11:30 a.m. July 20---
I've always wanted to visually document Tropical Tailgating before a Jimmy Buffett concert at Alpine Valley in East Troy, Wis. Despite a fading recording industry, his concert audience continues to grow because of his shrewd (and fun) marketing sensibilities.
Saturday, 7/19 was no exception.
The noontime heavens were grey when we were drinking Bloody Marys and having German-Fried bratwurst at the legendary Brat Stop in Kenosha (gotta get the Laack's cheddar chese curds to go), but by late afternoon it was a picture perfect sky that kissed the funky Alpine ski lodge.
The concert was sold out, drawing nearly 40,000 fans. I still get goosebumps when I look at the crowded lawn during a love song like Buffett's "Come Monday." I think of passionate White Sox owner Bill Veeck who said there was nothing as beautiful as a full baseball stadium. That's how I feel at a Buffett show.
I'm guessing 5,000-7,000 fans were camped out in the parking lot before the show. Gates opened at 1 p.m. Showtime was 8 p.m. The rural setting of Alpine and nearby Lake Geneva draws fans from all over America, which is why Buffett makes this an annual stop. On stage Saturday Buffett mentioned people who trekked in from Colorado, North Dakota, Tucson, Az. and Hawaii.
With the cooperation of Buffett's management and Scott Gelman at Live Nation, here's some precious video of Saturday's pre-concert festivities. It was combat duty. My favorite sight? The group of middle-aged housewives from Sugar Grove, Ill. called "Steel Crazy." [www.steelcrazyband.com] They actually set up about 10 steel drums under a tent in the parking lot and played beautiful Buffett songs like "One Particular Harbor" and "A Pirate Looks at 40." Take a look..........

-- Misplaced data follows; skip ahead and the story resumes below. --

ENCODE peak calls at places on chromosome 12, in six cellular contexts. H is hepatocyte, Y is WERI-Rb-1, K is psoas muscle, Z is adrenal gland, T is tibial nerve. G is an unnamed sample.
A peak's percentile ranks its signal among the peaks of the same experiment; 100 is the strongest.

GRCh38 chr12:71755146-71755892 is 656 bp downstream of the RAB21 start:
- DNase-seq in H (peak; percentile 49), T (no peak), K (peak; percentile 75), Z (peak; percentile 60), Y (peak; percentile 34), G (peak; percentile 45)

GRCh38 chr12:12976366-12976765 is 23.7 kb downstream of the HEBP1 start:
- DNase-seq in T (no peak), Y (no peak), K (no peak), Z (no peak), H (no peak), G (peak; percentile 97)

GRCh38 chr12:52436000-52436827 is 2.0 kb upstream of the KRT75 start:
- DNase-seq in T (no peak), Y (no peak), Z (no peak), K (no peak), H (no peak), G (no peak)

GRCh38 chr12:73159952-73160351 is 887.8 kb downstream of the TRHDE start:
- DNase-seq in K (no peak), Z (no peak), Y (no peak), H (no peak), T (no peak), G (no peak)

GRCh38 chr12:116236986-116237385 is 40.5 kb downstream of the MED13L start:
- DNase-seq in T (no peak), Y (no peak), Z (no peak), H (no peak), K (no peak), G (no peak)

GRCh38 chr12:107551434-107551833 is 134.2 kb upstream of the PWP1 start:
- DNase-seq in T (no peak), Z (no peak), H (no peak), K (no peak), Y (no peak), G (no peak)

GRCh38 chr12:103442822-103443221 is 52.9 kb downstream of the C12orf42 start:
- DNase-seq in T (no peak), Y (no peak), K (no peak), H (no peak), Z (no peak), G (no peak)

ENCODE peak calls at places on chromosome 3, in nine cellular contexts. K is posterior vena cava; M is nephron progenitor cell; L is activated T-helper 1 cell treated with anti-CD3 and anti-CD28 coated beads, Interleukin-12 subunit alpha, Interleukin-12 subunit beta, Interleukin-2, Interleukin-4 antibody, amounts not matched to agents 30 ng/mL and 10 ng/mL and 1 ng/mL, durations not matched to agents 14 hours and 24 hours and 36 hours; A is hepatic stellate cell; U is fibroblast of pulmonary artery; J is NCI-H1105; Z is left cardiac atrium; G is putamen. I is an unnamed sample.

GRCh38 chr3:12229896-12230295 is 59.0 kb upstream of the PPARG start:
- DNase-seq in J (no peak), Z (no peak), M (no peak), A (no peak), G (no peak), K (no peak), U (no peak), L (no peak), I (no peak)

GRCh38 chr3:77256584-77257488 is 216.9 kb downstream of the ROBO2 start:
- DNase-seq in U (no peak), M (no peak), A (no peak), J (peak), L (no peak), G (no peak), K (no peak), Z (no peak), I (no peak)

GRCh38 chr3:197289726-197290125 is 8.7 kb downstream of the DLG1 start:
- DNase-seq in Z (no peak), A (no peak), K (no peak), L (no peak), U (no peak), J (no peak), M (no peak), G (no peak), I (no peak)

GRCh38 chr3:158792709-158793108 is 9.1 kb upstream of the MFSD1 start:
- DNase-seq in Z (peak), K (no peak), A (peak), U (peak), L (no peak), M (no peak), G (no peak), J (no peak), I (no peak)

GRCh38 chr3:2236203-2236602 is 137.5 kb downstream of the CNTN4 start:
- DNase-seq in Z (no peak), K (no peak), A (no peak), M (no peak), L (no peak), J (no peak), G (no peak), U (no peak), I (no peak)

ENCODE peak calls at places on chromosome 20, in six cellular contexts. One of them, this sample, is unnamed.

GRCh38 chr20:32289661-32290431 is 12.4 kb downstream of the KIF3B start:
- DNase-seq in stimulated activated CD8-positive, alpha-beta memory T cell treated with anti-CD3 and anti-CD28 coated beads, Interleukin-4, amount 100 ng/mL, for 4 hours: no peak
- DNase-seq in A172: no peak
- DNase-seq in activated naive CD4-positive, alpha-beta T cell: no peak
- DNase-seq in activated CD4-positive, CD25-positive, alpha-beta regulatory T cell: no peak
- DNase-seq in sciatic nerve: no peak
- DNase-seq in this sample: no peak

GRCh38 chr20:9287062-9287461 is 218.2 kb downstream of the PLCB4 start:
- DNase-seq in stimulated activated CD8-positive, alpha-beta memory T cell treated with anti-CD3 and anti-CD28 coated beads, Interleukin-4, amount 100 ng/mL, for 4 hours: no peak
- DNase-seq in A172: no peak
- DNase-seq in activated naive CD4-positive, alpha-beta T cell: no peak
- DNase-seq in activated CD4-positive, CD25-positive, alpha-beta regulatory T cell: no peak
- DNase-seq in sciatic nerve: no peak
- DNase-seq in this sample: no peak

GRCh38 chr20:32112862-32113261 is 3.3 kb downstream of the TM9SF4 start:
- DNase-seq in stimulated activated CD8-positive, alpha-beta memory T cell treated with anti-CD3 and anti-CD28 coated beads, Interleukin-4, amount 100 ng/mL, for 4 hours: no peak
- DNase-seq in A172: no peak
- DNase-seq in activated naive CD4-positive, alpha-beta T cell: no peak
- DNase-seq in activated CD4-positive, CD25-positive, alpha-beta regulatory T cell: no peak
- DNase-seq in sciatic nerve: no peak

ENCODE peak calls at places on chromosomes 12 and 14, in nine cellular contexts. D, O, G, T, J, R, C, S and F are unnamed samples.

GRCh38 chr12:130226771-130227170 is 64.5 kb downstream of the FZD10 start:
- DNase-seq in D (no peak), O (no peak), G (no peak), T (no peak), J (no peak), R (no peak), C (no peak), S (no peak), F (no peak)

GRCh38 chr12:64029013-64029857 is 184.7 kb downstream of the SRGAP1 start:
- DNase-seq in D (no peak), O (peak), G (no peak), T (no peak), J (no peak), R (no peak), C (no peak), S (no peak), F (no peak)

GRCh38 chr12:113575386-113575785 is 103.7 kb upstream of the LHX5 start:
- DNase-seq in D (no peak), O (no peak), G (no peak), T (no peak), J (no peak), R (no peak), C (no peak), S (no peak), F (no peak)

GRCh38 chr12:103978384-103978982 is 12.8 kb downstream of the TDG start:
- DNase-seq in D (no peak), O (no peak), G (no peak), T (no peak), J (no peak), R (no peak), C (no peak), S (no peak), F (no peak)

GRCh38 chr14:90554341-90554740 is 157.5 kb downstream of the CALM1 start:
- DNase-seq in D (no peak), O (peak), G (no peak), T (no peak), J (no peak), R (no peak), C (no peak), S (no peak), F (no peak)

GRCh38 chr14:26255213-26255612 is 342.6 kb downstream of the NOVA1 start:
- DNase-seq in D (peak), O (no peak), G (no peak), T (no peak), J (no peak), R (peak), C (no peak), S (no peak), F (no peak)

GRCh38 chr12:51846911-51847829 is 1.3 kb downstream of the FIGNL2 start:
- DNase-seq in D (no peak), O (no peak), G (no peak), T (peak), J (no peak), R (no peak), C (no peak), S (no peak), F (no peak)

....I used to see the this community-inspired vibe before and during a Grateful Dead show. But it is not breaking news to report that "Deadheads" were more into pot and mushrooms where Buffett's "Parrotheads" are into beer (Landshark Lager, I guess) and tequila (Margaritaville, of course.). Walworth County sherrif's police wore Hawaiian leis as they patrolled the crowd. I don't recall Chicago cops wearing tie-dyed shirts when the Dead set up camp at Soldier Field.
The concert itself was remarkable. Buffett's fine band was as tight as usual and on stage shennaigans were kept to a minimum. The nice surprise for hard core Buffett fans was the return of blues harmonica player Greg "Fingers" Taylor to the fold. Taylor's searching riffs are to Buffett what Mickey Raphael's harp is to Willie Nelson.
Taylor emerged in a surprise set after intermission. Buffett told me that during this years New Orleans Jazz & Heritage Festival he was out with Quint Davis of the Jazz Fest and some folks from the edgy Cajun/Southern restaurant Cochon (930 Tchoupitoulas, www.cocchonrestaurant.com) when they stumbled across a hard driving Mississippi-based act "The Juke Joint Duo." Turned out they were drummer Cedric Burnside, the grandson of electric Mississippi blues great R.L. Burnside and his guitar slinging partner in crime Lightin' Malcom.
Cedric Burnside, who appeared in the film "Black Snake Moan" with Samuel L. Jackson is a fierce spot-on drummer who guided the band through "Hey, Bo Diddley," a tribute to another one of Mississppi's favorite sons. The center stage summit between Malcom, Buffett's guitarist Mac McAnally, Taylor and Buffett was sparked by improvisational energy. They tore the roof off the place---well, if Alpine had a roof.
The vibe continued through the rest of evening, peaking at the band's rowdy cover of the Crosby, Stills and Nash hit "Southern Cross" and the countryfied encore version of Bob Dylan's "Rainy Day Women 12 X 35." Sound strange? Dylan and Joan Baez once dueted on "A Pirate Looks at 40." And magical evenings like Saturday night at Alpine Valley only come around once in a while.